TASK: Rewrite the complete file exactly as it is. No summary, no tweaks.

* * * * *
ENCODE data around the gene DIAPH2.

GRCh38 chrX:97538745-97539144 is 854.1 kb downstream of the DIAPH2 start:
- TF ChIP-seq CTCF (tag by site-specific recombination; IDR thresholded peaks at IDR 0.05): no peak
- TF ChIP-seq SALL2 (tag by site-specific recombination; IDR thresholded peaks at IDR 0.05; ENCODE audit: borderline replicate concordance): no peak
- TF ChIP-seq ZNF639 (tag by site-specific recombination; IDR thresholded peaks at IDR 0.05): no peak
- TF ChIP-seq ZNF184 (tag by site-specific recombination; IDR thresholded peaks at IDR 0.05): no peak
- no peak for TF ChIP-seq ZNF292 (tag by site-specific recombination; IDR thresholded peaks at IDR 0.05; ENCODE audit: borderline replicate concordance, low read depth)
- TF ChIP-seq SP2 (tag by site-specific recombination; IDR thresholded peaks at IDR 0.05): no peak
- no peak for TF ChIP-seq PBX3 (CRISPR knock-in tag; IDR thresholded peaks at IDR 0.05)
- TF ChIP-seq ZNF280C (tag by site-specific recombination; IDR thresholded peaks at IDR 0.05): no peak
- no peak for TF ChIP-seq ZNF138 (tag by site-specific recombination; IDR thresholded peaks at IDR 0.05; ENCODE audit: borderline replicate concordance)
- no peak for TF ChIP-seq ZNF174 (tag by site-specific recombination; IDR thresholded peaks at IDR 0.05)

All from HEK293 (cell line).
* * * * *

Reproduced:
ENCODE data around the gene DIAPH2.

GRCh38 chrX:97538745-97539144 is 854.1 kb downstream of the DIAPH2 start:
- TF ChIP-seq CTCF (tag by site-specific recombination; IDR thresholded peaks at IDR 0.05): no peak
- TF ChIP-seq SALL2 (tag by site-specific recombination; IDR thresholded peaks at IDR 0.05; ENCODE audit: borderline replicate concordance): no peak
- TF ChIP-seq ZNF639 (tag by site-specific recombination; IDR thresholded peaks at IDR 0.05): no peak
- TF ChIP-seq ZNF184 (tag by site-specific recombination; IDR thresholded peaks at IDR 0.05): no peak
- no peak for TF ChIP-seq ZNF292 (tag by site-specific recombination; IDR thresholded peaks at IDR 0.05; ENCODE audit: borderline replicate concordance, low read depth)
- TF ChIP-seq SP2 (tag by site-specific recombination; IDR thresholded peaks at IDR 0.05): no peak
- no peak for TF ChIP-seq PBX3 (CRISPR knock-in tag; IDR thresholded peaks at IDR 0.05)
- TF ChIP-seq ZNF280C (tag by site-specific recombination; IDR thresholded peaks at IDR 0.05): no peak
- no peak for TF ChIP-seq ZNF138 (tag by site-specific recombination; IDR thresholded peaks at IDR 0.05; ENCODE audit: borderline replicate concordance)
- no peak for TF ChIP-seq ZNF174 (tag by site-specific recombination; IDR thresholded peaks at IDR 0.05)

All from HEK293 (cell line).